Ecumenical Patriarch Appeals For Peace in the World
Expresses Concern Over Increase of Violence in the World
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By Junno Arocho
ROME, AUG. 16, 2012 (Zenit.org).- Ecumenical Patriarch Bartholomew I, Archbishop of Constantinople expressed concern on the rise of violence in the world and issued an appeal for peace. Citing the "phenomenon of intolerance, the senior bishop of the Eastern Orthodox Church said that such occurrences not only undermines world stability and peace, but also constitutes a denial of human dignity."
"Racial murders, genocide, ethnic cleansing, anti-semitism, destruction of places of worship etc, constitute barbaric acts that must be denounced publicly, particularly when they are masked with the veil of religion in an effort to justify them," he said.
The Ecumenical Patriarch expressed concern in Nigeria and Sudan where there have been recent clashes between Christians and Muslim, saying that such religious tensions can only be overcome “by promoting love for one's neighbor as the peaceful expression of the bond uniting every human being.”
Citing a deep concern with the conflict in Syria, Bartholomew I also called on all partie involved to lay down their arms and allow for humanitarian efforts to aid the population. Violence has raged in Syria since 2011 when President Bashar al-Assad's regime sought to quell the rebellion against the government. At least 20,000 people have died in the conflict, many of those killed being civilians.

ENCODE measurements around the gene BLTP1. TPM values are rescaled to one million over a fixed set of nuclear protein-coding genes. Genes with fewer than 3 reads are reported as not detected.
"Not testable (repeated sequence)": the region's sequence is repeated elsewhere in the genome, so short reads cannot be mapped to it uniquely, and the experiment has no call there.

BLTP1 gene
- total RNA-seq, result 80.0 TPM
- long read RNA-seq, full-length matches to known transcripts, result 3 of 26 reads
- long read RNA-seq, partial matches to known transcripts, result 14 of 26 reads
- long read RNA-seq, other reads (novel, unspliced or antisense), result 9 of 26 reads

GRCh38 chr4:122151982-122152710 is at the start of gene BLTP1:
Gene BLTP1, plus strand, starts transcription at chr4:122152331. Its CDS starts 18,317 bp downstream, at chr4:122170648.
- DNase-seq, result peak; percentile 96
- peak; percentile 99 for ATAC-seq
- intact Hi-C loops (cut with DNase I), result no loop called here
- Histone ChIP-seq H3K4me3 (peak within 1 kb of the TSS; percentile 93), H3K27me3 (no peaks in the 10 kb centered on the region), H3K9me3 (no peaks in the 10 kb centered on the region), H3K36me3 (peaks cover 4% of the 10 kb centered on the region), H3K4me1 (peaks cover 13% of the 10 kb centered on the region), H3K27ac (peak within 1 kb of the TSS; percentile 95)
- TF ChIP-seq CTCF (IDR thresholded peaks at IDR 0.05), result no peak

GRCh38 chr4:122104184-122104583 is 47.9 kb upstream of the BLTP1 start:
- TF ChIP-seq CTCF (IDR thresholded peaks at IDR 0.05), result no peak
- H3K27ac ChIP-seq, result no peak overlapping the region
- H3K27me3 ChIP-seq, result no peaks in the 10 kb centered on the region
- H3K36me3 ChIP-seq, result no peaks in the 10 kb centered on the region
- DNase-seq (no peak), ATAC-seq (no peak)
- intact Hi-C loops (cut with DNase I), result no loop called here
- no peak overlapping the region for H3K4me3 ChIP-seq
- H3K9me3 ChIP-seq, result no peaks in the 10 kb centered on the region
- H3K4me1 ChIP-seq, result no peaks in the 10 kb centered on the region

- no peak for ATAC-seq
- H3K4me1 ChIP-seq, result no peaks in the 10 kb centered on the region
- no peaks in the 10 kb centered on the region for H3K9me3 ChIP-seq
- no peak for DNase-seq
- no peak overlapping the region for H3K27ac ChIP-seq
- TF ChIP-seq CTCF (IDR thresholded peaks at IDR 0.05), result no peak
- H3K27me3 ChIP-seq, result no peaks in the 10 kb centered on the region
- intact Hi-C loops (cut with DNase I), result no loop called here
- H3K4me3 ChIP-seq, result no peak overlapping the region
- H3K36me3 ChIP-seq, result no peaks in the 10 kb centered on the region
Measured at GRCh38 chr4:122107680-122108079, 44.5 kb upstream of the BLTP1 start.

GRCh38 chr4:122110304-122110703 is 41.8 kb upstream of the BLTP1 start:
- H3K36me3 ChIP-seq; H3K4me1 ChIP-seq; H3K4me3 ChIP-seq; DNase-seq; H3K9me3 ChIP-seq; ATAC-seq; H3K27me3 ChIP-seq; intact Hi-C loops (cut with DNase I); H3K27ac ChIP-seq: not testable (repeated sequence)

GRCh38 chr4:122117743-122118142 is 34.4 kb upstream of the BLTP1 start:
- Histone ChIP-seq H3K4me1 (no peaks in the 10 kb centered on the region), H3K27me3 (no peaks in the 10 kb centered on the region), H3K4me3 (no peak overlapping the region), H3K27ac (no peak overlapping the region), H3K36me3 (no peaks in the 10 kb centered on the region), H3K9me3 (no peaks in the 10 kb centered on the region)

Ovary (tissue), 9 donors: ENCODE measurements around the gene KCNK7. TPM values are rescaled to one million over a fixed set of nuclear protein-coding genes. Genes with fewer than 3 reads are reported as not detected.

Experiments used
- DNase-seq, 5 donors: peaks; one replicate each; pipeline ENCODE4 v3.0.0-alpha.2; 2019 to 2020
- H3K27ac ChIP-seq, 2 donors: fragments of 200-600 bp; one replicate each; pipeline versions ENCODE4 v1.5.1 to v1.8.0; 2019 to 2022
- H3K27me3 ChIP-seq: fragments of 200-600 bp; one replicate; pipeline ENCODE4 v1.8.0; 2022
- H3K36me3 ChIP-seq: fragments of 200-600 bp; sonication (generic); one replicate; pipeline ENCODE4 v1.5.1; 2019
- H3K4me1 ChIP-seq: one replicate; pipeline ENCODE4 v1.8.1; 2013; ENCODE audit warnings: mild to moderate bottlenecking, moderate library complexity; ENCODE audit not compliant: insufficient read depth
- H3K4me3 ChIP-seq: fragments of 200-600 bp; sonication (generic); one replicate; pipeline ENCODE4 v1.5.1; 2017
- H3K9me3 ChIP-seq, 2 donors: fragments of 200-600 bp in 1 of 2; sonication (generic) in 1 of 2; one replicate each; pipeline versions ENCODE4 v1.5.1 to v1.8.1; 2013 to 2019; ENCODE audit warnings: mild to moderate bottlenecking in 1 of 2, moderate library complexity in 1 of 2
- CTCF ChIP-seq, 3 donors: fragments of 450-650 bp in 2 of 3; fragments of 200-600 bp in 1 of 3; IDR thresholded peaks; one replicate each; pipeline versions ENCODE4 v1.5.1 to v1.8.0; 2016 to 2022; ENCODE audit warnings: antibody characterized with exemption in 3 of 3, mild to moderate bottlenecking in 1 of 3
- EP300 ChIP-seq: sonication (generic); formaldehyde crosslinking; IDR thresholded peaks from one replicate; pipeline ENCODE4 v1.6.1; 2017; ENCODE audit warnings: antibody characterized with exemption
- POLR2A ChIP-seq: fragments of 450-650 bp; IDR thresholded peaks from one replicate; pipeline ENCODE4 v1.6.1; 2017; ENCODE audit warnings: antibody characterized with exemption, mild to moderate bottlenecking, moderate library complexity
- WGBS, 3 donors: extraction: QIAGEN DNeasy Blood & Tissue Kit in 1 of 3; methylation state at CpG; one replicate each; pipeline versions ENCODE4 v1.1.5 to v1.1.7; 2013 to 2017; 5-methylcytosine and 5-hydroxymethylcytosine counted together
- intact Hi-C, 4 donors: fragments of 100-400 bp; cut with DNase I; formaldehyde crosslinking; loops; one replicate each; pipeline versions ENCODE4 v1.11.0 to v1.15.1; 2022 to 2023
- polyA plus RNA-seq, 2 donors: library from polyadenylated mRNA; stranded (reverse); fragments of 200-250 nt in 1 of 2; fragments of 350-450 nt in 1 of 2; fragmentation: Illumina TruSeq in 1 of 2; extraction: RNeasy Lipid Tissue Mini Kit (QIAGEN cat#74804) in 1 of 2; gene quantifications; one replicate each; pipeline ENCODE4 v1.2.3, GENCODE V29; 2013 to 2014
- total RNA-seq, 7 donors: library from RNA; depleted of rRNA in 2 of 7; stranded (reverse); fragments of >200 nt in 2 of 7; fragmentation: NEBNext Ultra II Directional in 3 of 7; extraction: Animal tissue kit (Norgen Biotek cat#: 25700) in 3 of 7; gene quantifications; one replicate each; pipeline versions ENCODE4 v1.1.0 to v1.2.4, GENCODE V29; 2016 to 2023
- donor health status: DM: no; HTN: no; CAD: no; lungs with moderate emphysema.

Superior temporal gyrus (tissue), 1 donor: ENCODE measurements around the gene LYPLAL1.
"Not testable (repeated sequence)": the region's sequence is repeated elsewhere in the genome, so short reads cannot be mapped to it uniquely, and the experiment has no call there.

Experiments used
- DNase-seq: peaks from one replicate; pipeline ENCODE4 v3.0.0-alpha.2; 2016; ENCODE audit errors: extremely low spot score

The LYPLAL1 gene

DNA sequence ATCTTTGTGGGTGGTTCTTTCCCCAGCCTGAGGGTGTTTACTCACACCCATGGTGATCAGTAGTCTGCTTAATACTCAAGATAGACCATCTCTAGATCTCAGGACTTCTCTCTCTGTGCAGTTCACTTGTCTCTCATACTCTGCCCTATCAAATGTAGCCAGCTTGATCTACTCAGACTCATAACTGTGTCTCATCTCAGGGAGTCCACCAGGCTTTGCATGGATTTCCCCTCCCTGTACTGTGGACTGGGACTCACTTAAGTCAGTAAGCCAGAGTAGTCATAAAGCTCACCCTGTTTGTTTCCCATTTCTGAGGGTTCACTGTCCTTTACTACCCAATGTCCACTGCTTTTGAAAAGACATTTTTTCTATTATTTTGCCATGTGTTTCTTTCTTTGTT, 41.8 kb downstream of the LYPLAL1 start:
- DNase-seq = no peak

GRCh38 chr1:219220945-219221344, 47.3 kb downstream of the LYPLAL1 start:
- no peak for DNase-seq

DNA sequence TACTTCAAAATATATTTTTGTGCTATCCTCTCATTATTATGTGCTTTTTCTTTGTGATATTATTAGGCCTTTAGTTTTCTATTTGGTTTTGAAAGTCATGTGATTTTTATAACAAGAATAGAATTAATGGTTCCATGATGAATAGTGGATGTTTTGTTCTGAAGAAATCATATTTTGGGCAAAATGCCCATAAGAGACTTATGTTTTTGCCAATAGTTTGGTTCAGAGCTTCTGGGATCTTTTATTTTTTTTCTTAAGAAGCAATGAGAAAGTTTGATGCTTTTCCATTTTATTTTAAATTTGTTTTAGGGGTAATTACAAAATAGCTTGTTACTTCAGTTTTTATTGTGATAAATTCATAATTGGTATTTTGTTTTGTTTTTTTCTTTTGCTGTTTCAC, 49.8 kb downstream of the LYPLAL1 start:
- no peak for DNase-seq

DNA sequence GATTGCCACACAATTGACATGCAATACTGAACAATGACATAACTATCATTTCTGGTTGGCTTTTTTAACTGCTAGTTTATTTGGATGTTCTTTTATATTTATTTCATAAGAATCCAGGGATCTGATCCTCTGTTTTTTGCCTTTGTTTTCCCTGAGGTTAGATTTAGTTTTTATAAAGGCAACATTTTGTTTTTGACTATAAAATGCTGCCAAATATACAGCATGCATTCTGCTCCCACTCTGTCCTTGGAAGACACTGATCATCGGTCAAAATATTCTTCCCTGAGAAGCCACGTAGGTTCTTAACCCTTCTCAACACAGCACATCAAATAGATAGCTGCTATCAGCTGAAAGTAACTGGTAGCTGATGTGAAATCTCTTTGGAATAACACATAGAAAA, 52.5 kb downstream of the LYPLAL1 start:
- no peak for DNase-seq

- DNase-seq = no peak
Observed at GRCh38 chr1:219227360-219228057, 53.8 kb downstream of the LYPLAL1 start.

“The solution to such conflicts requires dialogue above all else. Dialogue constitutes more than merely a better understanding or toleration of our differences, indeed, dialogue is the essence of reconciliation and transformation. Therefore, religious leaders should be working together, through dialogue, to affirm God's peace in the world,” he said.
The Archbishop of Constantinople emphasized that religion must never be used as a cause for war, fanaticisms or political motivations. Bartholomew I, concluded his statement calling on international organizations, leaders, all people of good will “to contribute to the triumph of peace over war and hatred.”